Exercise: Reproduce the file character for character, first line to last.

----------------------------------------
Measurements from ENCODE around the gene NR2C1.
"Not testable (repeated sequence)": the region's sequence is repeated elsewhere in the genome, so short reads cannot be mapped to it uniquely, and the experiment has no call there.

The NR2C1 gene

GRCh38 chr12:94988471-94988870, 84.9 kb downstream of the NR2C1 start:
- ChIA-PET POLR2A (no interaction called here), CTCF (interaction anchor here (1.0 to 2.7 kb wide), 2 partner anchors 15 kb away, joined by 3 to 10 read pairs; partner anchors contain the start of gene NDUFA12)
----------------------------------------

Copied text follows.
Measurements from ENCODE around the gene NR2C1.
"Not testable (repeated sequence)": the region's sequence is repeated elsewhere in the genome, so short reads cannot be mapped to it uniquely, and the experiment has no call there.

The NR2C1 gene

GRCh38 chr12:94988471-94988870, 84.9 kb downstream of the NR2C1 start:
- ChIA-PET POLR2A (no interaction called here), CTCF (interaction anchor here (1.0 to 2.7 kb wide), 2 partner anchors 15 kb away, joined by 3 to 10 read pairs; partner anchors contain the start of gene NDUFA12)